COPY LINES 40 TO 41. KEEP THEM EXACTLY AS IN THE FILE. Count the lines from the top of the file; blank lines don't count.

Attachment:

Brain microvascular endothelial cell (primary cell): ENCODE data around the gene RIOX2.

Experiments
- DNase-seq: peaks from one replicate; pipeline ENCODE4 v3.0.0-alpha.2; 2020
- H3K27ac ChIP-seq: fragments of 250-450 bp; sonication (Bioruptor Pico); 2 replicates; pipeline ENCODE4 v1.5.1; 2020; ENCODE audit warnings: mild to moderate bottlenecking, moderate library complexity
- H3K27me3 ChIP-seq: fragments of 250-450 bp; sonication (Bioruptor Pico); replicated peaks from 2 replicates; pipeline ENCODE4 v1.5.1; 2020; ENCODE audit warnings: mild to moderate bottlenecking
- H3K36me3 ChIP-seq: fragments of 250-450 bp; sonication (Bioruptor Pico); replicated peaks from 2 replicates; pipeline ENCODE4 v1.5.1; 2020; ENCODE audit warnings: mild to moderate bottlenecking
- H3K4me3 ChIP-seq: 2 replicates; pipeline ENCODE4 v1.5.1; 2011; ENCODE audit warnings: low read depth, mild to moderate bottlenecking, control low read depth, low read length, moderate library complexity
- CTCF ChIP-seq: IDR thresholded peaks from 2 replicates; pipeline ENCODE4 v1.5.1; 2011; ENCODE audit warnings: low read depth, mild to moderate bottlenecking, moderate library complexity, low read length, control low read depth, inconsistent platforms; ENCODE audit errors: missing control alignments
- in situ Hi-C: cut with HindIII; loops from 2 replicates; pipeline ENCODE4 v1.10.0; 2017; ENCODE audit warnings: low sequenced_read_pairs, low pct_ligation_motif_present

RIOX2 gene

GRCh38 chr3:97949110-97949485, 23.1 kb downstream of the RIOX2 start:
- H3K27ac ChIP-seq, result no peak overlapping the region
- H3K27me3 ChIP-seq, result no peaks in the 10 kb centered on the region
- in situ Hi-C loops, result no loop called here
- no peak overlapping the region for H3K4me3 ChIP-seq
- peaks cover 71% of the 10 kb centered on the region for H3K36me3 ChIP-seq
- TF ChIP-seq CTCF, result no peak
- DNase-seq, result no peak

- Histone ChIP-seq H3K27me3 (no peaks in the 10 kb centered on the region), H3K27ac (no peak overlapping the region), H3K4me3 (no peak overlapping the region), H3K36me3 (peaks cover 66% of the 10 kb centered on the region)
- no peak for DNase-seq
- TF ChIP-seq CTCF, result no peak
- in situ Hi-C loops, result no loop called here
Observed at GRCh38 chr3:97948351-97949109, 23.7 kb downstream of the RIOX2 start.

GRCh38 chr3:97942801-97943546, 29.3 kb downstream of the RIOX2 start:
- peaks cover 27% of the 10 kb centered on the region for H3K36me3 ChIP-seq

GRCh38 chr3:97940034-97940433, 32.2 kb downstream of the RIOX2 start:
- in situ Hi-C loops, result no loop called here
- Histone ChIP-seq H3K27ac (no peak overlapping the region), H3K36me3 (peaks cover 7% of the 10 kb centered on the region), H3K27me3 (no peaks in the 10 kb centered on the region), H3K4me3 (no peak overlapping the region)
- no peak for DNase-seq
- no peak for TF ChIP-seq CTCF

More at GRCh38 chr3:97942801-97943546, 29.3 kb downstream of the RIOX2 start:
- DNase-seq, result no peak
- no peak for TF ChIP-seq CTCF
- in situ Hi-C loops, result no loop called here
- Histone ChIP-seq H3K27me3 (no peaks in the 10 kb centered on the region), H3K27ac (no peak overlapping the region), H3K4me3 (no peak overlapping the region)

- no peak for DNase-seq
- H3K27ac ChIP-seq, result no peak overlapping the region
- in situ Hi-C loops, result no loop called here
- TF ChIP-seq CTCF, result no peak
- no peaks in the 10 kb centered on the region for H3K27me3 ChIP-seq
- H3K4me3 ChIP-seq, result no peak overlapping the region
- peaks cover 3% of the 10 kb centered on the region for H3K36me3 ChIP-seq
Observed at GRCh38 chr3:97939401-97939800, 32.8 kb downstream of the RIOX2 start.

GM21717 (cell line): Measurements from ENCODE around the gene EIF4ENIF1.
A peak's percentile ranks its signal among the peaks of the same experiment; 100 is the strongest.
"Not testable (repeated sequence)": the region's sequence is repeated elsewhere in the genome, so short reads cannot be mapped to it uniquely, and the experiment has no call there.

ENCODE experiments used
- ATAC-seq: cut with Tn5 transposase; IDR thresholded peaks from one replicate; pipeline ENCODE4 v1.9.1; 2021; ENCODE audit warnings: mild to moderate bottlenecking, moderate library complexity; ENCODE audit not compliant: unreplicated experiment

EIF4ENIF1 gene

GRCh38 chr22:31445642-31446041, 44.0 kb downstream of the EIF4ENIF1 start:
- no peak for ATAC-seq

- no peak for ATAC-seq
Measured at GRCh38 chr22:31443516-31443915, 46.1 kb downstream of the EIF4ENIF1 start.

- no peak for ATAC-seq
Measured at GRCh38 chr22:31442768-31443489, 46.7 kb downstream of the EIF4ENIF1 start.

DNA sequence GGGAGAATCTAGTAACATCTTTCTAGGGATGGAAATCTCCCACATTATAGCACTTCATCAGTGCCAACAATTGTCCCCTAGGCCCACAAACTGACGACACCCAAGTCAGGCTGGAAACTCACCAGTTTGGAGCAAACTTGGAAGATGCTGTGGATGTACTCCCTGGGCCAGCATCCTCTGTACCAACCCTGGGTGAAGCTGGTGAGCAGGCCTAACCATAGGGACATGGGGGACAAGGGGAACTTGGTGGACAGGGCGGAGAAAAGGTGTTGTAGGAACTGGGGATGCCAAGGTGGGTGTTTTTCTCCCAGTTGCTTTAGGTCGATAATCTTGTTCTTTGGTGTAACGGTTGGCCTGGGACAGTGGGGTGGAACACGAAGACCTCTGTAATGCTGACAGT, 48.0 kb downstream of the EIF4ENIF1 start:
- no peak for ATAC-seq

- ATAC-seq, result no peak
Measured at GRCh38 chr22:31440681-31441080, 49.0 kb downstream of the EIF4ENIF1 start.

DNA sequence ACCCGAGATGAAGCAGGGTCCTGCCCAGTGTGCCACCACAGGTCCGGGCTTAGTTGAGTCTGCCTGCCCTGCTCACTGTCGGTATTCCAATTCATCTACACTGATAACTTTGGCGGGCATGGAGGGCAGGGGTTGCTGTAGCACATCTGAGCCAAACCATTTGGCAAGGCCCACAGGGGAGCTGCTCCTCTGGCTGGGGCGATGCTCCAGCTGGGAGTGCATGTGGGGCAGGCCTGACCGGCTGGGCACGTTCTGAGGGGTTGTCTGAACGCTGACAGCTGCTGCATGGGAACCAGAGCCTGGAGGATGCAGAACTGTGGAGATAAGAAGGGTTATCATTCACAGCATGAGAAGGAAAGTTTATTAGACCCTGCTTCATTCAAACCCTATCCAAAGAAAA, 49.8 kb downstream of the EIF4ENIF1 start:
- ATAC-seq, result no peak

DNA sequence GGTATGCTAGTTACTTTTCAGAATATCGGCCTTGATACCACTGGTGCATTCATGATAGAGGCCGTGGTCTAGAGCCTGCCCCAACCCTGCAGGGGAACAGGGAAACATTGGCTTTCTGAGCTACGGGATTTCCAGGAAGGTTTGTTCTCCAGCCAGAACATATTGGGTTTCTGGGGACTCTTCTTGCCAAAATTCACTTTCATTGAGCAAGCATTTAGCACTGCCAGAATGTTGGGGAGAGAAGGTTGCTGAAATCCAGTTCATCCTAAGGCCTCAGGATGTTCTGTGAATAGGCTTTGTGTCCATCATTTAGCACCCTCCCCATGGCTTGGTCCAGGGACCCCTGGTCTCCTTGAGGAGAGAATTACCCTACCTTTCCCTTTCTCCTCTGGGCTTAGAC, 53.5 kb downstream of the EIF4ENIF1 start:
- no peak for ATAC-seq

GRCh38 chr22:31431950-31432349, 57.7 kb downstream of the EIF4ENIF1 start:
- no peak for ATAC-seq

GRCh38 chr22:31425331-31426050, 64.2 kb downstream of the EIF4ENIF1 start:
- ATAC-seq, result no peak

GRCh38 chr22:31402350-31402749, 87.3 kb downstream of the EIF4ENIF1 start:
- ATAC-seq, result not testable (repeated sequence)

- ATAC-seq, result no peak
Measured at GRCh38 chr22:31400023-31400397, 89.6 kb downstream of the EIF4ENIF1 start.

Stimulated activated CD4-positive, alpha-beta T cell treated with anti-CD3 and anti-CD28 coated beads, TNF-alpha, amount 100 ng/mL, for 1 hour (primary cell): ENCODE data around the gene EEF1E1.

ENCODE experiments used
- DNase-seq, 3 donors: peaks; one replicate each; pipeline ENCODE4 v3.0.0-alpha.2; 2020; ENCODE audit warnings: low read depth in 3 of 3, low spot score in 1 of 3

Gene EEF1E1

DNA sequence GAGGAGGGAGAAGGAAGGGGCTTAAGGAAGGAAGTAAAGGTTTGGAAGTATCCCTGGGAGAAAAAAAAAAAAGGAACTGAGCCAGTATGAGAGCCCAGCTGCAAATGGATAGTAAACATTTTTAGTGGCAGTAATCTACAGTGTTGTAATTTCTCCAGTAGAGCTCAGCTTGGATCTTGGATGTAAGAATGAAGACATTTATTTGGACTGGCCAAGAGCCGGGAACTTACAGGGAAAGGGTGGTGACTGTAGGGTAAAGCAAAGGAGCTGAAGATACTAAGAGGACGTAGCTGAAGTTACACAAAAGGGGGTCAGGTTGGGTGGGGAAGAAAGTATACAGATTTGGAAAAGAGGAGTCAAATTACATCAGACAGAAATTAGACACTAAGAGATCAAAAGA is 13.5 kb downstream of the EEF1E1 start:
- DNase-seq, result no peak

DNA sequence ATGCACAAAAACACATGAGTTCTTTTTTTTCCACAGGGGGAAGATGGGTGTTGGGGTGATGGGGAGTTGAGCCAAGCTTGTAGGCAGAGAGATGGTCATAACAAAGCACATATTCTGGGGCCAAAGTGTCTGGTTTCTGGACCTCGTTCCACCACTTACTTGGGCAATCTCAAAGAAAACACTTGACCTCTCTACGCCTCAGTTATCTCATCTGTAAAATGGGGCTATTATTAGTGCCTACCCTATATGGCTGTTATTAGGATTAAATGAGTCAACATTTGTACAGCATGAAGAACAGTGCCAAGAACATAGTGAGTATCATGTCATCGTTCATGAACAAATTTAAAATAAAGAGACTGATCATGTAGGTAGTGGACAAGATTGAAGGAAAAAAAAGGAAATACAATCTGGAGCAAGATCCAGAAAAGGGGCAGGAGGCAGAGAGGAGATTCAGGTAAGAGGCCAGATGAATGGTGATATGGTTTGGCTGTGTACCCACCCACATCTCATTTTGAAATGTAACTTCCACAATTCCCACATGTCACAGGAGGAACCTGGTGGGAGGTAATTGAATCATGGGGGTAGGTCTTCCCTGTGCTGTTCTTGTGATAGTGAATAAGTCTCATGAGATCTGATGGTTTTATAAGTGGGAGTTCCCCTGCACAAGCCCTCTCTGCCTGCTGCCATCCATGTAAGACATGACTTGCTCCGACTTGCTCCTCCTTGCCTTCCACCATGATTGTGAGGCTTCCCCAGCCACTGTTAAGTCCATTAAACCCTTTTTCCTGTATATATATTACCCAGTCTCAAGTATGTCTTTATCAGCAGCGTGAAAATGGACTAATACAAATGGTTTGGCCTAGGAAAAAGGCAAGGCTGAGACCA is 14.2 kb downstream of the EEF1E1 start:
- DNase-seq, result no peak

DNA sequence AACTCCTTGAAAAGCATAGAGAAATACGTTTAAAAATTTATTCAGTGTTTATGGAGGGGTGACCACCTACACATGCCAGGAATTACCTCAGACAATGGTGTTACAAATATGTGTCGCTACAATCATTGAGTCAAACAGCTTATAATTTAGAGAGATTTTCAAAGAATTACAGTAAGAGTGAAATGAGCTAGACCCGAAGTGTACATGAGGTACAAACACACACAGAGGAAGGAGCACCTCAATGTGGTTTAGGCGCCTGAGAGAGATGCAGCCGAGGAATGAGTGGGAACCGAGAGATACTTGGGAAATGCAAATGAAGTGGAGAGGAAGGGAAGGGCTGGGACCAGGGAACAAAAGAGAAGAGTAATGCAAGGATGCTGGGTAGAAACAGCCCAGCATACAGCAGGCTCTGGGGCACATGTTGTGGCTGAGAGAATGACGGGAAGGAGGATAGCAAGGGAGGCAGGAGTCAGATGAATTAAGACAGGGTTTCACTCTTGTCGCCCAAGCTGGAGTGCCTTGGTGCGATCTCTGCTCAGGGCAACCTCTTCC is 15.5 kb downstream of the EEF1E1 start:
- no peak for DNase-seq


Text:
- no peaks in the 10 kb centered on the region for H3K27me3 ChIP-seq
- H3K4me3 ChIP-seq, result no peak overlapping the region